It’s going on 10 p.m. at the Brown family home off Rimrock Road and 17th Street West. Surrounded by the comforts of doilies and dusty clocks on wood-paneled walls, The Forestry has gathered for band practice.
Ken Brown, father of the band’s 16-year-old frontman Guthrie Brown, is stretched out on the couch as the group begins to wail. A moose hangs above Ken, a silent witness to their budding talents. Keyboardist Will Honaker is sandwiched behind an old Hammond A-100 organ, drummer Jordan Finn is angled in the corner, and Phil Griffin is at the front with Brown. Feedback rustles the group, and Brown coyly replies, “It’s rock and roll.”
With an acoustic guitar in hand, wearing a Flight of the Conchords T-shirt, Brown begins singing, his mop top flopping to the left, his eyebrows raised on high notes. Christmas light strands hang in the backdrop, colorfully illuminating the wooden walls.
Suddenly the sound breaks open; Griffin motions to Honaker to back down as he plucks his white guitar. Brown stomps his foot, his head shaking in movements that will no doubt become his trademark. With bullish force to his voice, Brown embodies a promising frontman at a tender age. He croons and harmonizes with Griffin and Honaker, the musicians mixing vocals, acoustic and electric guitars and keyboard with up-tempo drum beats.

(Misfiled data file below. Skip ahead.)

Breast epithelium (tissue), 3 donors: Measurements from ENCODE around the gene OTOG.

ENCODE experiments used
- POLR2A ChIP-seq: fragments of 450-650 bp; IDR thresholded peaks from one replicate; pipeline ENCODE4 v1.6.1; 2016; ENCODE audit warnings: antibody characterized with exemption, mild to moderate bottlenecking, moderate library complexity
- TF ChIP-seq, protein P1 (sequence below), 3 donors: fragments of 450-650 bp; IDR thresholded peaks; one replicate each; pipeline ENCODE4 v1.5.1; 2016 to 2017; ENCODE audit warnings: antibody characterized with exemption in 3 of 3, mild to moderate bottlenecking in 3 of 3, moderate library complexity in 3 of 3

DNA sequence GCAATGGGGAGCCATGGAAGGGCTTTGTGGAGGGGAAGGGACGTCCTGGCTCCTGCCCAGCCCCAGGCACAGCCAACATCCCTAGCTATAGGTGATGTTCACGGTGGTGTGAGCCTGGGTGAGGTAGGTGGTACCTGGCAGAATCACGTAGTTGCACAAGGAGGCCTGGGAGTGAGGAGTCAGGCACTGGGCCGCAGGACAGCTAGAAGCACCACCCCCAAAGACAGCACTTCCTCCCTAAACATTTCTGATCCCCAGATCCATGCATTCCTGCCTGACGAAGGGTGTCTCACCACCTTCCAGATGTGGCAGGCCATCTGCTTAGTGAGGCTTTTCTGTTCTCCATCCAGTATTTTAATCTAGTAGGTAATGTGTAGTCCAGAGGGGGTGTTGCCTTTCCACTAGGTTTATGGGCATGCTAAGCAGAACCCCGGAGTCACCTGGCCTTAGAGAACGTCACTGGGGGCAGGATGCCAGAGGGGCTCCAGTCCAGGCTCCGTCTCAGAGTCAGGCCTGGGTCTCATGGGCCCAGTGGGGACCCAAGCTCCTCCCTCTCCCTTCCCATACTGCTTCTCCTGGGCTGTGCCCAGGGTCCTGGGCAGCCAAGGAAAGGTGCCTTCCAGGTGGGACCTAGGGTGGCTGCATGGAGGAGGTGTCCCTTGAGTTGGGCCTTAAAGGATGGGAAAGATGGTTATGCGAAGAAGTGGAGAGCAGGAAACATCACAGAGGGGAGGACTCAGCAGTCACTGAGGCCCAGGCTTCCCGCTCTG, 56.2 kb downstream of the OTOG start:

Performing under The Forestry moniker for about eight months, these young musicians have landed some impressive opening slots in Billings for national touring bands, including The Thermals and the Spill Canvas. Their songs, like something lifted from the margins of a high school notebook, are clever in their simplicity. Lyrics are themed around tales of loss, or about a cat that left home and didn’t bother to leave a note, or an ode to Smokey Bear, with the ever present youthful exploits: “I lost my friends at a party / I shouldn’t have drunk that special drink / that made me think I could breathe underwater.”
At the front of the group is singer and guitarist Brown. He picked up a guitar when he was 6. His mother was a Broadway singer in a chorus line, and he followed her lead into musicals where he found his voice and predisposition to performance.
Brown founded The Forestry with longtime friend and musician Phil Griffin, 17, who plays the upright bass in Known By Name and Brown and Green’s Soul Machine. Brown and Griffin gigged together their first few years at Saturday Live and in friends’ garages under the name Gutpill (a combination of their names).
“Phil and I grew to become friends playing acoustic,” Brown said. “We played a lot of shows but we never wrote anything. We were just playing covers and having fun. Without Gutpill the Forestry would not have happened.”
When they added Honaker (who just began his freshman year of college) to the group, the dynamic began to shift. Onstage with The Forestry, Honaker mans the keyboards and plays sax and clarinet.
Griffin credits his musical mentor Parker Brown with getting them to evolve beyond Gutpill. For (Guthrie) Brown and Honaker, it was family ties.
“Our families know each other really well, but we didn’t, which was really funny,” said Brown. They became Gutpill and Will.
They added drummer Jordan Finn, 19, because they “needed some funky beats,” Griffin said. The group became The Forestry, and Brown began to write original music following the addition of Finn. Lyrically he began to evolve his songs beyond silly jokes.
“You took yourself seriously,” Griffin said.